Press Releases

Monday, March 2, 2015

Carnegie’s Robert Hazen has been awarded a $1.4 million grant from the W.M. Keck Foundation for a three-year data-driven research project on the co-evolution of the planet’s biology and geology. 

Wednesday, February 25, 2015

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Quasars--supermassive black holes found at the center of distant massive galaxies--are the most-luminous beacons in the sky. These central supermassive black holes actively accrete the surrounding materials and release a huge amount of their gravitational energy. An international team of astronomers has discovered the brightest quasar ever found in the early universe, which is powered by the most massive black hole observed for an object from that time. 

Monday, February 23, 2015

Educators from the Carnegie Academy for Science Education (CASE), a division of the Carnegie Institution for Science (www.carnegiescience.edu), will join the District of Columbia Office of the State Superintendent of Education (OSSE) to launch the DC STEM Network. STEM is an acronym for Science, Technology, Engineering and Math education. The Network will unite community partners in a sustainable collective effort to design, guide, and advocate for transformative STEM learning opportunities for all DC students. The DC STEM Network joins similar initiatives in 24 other states as part of a nationwide network led by the Battelle Memorial Institute.

Monday, February 9, 2015

Charity Navigator, America's largest charity evaluator, has ranked the Carnegie Institution for Science with its highest rating, four stars, for “sound fiscal management and commitment to accountability and transparency” for the fourteenth consecutive year. Only 3 organizations out of over 7,000* evaluated this year have received this highest rating for so long.

Wednesday, February 4, 2015

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A team of Carnegie scientists have found “beautifully preserved” 15 million-year-old thin protein sheets in fossil shells from southern Maryland.  The team—John Nance, John Armstrong, George Cody, Marilyn Fogel, and Robert Hazen—collected samples from Calvert Cliffs, along the shoreline of the Chesapeake Bay, a popular fossil collecting area. They found fossilized shells of a snail-like mollusk called Ecphora that lived in the mid-Miocene era--between 8 and 18 million years ago.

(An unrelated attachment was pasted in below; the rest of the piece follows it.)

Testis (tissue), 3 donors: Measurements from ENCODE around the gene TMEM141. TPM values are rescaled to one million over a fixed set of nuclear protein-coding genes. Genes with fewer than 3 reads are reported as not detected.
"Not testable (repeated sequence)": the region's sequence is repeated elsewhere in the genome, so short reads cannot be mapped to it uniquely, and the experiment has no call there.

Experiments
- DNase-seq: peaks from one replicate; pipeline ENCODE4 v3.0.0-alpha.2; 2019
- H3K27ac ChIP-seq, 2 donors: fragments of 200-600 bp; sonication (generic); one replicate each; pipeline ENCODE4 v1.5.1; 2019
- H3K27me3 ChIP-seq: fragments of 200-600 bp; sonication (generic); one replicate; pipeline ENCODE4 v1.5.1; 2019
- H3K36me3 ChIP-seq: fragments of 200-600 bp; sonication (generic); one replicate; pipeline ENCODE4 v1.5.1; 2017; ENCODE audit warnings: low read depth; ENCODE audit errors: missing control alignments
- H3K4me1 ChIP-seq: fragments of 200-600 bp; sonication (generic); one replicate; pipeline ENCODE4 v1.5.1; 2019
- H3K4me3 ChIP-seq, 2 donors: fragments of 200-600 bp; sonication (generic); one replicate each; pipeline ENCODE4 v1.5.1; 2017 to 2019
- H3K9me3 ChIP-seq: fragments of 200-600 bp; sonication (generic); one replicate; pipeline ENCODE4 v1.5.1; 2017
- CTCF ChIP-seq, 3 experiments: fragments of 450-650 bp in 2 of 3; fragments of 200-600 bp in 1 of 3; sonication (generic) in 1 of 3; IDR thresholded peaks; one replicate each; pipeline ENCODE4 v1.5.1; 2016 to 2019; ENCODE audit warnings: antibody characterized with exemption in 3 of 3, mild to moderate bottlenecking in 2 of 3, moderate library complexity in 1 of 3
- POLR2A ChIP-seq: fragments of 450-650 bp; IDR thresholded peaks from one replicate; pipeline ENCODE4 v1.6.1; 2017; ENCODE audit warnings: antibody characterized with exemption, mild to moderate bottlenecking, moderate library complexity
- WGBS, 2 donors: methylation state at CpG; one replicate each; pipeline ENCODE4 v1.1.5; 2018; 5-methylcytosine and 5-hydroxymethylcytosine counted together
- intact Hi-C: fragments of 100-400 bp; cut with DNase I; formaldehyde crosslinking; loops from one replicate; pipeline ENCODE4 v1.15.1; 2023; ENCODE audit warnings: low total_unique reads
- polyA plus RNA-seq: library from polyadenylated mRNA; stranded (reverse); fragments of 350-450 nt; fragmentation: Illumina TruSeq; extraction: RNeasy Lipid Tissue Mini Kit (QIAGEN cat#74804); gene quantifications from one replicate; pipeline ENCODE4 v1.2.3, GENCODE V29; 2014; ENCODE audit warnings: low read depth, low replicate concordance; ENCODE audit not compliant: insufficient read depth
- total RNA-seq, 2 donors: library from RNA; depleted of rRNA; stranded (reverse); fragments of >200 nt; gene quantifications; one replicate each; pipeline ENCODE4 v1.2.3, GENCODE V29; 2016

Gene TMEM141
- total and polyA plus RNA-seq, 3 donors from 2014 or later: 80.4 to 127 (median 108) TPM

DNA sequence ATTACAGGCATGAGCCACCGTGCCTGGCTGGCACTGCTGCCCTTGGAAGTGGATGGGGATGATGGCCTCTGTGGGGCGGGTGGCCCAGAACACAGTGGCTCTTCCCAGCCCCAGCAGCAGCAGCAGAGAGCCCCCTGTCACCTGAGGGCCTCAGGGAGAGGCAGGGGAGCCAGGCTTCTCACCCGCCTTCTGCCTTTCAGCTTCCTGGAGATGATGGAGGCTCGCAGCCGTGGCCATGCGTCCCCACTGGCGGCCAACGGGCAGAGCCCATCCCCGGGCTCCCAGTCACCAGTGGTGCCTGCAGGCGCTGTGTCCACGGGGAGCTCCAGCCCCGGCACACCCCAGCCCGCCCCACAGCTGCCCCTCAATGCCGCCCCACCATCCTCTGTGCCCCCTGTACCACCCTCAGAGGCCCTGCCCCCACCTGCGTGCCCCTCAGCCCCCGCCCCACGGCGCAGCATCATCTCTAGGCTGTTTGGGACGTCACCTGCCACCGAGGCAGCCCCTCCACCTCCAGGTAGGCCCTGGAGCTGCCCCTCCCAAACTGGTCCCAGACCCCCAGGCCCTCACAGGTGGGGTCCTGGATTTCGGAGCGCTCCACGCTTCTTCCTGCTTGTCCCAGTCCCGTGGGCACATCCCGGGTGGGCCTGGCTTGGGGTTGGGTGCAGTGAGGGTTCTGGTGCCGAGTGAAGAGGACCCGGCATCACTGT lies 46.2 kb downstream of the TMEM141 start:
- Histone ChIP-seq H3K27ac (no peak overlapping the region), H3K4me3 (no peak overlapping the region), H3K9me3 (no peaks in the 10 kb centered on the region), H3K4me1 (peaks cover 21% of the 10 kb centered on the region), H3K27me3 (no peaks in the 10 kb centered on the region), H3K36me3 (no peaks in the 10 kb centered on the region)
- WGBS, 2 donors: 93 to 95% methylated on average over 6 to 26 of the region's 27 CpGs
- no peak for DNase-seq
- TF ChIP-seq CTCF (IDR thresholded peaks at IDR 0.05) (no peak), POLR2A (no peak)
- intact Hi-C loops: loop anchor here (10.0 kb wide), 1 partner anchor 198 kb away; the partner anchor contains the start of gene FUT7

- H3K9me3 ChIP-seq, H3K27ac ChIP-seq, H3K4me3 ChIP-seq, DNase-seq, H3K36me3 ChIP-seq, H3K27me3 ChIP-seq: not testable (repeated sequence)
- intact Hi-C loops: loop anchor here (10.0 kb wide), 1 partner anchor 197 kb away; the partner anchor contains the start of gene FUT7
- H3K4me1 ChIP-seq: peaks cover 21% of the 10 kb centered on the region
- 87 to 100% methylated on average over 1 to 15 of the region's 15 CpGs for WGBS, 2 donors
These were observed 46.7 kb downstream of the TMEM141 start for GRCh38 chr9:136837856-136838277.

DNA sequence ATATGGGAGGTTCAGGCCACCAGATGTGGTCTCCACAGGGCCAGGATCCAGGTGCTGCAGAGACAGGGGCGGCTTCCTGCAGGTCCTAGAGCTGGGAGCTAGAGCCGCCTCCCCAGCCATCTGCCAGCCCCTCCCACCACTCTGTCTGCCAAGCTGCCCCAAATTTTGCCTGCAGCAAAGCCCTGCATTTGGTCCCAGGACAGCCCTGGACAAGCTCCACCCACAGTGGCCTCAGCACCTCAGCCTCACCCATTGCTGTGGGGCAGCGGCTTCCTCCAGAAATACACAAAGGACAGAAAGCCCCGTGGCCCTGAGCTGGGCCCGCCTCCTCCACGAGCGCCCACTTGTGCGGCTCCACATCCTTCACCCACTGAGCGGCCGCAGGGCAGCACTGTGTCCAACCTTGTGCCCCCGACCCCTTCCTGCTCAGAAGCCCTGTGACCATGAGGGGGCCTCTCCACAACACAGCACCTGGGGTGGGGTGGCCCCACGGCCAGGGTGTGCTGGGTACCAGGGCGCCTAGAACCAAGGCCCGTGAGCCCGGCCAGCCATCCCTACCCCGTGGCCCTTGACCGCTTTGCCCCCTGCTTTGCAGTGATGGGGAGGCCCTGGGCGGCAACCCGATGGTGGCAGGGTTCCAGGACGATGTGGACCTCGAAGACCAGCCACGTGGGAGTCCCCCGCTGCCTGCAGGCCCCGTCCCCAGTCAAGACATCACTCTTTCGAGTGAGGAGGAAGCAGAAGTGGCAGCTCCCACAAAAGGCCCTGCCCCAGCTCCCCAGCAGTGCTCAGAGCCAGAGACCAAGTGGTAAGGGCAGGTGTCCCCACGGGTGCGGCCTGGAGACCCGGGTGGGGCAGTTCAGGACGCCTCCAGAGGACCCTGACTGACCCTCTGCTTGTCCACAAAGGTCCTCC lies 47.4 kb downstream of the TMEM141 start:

Tuesday, February 3, 2015

Anat Shahar  was awarded the Clarke Award of the Geochemical Society. It is awarded to an early-career scientist  for " a single outstanding contribution..."

Tuesday, February 3, 2015

Erik Hauri, who studies how planetary processes affect the chemistry of the Earth, Moon and other objects, was made a fellow of both the Geochemical Society and European Association of Geochemistry.

Wednesday, January 28, 2015

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Earth’s magnetic field is crucial for our existence, as it shields the life on our planet’s surface from deadly cosmic rays. It is generated by turbulent motions of liquid iron in Earth’s core. Iron is a metal, which means it can easily conduct a flow of electrons that makes up an electric current. New findings show that a missing piece of the traditional theory explaining why metals become less conductive when they are heated was needed to complete the puzzle that explains this field-generating process. 

Tuesday, January 20, 2015

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Fast radio bursts are quick, bright flashes of radio waves from an unknown source in space. They are a mysterious phenomenon that last only a few milliseconds, and until now they have not been observed in real time. An international team of astronomers, including three from the Carnegie Observatories, has for the first time observed a fast radio burst happening live. 

Tuesday, January 13, 2015

The MESSENGER Education and Public Outreach (EPO) Team is reminding interested parties that the competition to name five impact craters on Mercury closes on January 15, 2015. The contest, open to everyone except members of the mission’s EPO team, was launched on December 15, 2014.